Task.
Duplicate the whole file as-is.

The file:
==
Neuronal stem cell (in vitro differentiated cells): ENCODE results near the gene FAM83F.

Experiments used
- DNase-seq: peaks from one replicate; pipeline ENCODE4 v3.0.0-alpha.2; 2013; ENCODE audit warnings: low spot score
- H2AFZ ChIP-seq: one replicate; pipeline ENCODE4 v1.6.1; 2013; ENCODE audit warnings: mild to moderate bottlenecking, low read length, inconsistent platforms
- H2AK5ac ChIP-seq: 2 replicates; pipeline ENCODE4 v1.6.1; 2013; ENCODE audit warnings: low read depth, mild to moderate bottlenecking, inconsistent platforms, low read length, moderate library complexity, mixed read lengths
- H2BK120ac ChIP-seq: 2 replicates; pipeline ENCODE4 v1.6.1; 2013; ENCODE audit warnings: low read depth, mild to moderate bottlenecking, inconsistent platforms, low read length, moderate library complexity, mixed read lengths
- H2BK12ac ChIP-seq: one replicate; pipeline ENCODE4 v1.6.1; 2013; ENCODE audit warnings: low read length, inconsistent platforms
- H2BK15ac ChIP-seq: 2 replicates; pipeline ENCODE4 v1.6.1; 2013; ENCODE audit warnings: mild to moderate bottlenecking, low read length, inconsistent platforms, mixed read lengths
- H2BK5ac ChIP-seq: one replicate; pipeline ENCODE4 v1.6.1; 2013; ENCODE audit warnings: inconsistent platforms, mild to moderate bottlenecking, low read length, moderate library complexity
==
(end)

Neuronal stem cell (in vitro differentiated cells): ENCODE results near the gene FAM83F.

Experiments used
- DNase-seq: peaks from one replicate; pipeline ENCODE4 v3.0.0-alpha.2; 2013; ENCODE audit warnings: low spot score
- H2AFZ ChIP-seq: one replicate; pipeline ENCODE4 v1.6.1; 2013; ENCODE audit warnings: mild to moderate bottlenecking, low read length, inconsistent platforms
- H2AK5ac ChIP-seq: 2 replicates; pipeline ENCODE4 v1.6.1; 2013; ENCODE audit warnings: low read depth, mild to moderate bottlenecking, inconsistent platforms, low read length, moderate library complexity, mixed read lengths
- H2BK120ac ChIP-seq: 2 replicates; pipeline ENCODE4 v1.6.1; 2013; ENCODE audit warnings: low read depth, mild to moderate bottlenecking, inconsistent platforms, low read length, moderate library complexity, mixed read lengths
- H2BK12ac ChIP-seq: one replicate; pipeline ENCODE4 v1.6.1; 2013; ENCODE audit warnings: low read length, inconsistent platforms
- H2BK15ac ChIP-seq: 2 replicates; pipeline ENCODE4 v1.6.1; 2013; ENCODE audit warnings: mild to moderate bottlenecking, low read length, inconsistent platforms, mixed read lengths
- H2BK5ac ChIP-seq: one replicate; pipeline ENCODE4 v1.6.1; 2013; ENCODE audit warnings: inconsistent platforms, mild to moderate bottlenecking, low read length, moderate library complexity